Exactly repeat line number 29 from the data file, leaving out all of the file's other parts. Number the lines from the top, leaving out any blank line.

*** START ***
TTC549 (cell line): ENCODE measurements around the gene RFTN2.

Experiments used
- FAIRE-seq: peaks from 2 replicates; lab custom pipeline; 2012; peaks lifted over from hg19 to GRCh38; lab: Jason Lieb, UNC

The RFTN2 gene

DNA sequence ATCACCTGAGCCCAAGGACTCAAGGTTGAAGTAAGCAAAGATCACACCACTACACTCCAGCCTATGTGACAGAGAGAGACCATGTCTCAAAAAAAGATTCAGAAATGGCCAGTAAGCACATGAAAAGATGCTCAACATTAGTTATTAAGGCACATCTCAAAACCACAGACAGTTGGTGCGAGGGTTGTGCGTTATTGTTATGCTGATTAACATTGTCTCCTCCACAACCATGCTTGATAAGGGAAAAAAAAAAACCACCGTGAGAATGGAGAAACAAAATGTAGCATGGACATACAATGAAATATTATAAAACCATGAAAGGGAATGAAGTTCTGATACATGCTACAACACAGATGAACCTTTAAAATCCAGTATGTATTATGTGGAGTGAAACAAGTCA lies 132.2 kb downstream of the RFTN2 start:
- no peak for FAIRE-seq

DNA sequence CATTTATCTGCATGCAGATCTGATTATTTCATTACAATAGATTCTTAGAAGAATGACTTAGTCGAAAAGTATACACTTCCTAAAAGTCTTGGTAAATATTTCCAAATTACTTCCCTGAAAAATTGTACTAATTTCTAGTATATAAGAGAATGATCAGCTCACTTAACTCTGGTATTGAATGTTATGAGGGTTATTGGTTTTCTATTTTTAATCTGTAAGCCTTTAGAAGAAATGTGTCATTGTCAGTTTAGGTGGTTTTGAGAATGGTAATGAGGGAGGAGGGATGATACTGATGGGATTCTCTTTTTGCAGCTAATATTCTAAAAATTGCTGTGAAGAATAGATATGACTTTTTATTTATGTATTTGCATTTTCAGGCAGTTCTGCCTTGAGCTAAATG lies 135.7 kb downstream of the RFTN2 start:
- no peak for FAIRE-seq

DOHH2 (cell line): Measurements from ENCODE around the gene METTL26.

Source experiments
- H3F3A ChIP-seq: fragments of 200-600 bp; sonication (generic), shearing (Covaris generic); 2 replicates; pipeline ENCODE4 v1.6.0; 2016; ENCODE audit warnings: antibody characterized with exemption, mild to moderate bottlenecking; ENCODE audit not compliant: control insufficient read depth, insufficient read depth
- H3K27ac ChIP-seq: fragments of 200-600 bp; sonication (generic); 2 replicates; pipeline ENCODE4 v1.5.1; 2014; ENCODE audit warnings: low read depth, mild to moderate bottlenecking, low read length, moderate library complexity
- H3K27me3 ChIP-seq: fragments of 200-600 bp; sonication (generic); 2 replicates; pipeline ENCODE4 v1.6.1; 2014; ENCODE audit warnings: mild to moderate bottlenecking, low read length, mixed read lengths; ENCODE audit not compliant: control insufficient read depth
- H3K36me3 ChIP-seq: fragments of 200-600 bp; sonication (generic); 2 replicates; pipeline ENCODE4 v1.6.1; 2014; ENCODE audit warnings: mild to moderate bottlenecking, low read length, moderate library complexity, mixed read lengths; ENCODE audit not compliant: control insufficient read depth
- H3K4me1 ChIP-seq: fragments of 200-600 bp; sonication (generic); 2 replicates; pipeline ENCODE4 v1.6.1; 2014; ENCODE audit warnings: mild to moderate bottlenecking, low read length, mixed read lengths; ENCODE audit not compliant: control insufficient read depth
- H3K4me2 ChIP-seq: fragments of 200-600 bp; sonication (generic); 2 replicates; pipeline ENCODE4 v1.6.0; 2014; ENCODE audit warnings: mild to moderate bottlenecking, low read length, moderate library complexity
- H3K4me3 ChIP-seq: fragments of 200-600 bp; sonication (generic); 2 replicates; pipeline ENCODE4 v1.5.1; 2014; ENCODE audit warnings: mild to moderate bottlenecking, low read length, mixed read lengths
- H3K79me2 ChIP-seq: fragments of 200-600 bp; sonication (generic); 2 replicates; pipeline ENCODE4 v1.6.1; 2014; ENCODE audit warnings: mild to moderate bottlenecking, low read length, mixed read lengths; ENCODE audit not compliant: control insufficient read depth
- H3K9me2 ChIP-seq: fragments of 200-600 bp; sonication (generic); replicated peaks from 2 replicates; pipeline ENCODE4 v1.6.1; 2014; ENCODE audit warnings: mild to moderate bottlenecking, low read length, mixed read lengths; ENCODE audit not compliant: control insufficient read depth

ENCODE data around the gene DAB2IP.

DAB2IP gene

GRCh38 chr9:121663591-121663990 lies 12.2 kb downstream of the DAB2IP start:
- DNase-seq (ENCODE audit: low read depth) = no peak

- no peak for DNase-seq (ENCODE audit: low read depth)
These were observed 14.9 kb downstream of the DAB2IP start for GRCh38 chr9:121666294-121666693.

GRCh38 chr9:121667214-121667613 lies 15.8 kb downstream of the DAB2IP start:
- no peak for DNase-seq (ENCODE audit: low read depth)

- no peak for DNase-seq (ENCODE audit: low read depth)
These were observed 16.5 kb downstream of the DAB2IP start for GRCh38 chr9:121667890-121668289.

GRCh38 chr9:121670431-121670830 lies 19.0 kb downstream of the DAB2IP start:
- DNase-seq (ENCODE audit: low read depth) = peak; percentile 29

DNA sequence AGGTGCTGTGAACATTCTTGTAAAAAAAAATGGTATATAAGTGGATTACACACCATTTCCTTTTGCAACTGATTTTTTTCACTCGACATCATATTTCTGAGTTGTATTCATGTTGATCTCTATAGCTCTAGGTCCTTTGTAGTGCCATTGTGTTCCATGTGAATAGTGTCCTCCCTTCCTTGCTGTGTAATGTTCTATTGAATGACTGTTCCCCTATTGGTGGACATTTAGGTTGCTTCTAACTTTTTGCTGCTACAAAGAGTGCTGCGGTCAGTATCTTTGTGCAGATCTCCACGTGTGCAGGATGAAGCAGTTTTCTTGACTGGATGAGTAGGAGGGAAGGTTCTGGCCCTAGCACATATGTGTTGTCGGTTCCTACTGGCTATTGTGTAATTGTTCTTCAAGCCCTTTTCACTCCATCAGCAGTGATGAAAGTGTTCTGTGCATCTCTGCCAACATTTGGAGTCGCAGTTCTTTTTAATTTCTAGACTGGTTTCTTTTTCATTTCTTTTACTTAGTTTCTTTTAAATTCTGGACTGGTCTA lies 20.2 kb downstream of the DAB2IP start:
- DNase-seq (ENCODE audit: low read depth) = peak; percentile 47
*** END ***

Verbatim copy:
These were observed 16.5 kb downstream of the DAB2IP start for GRCh38 chr9:121667890-121668289.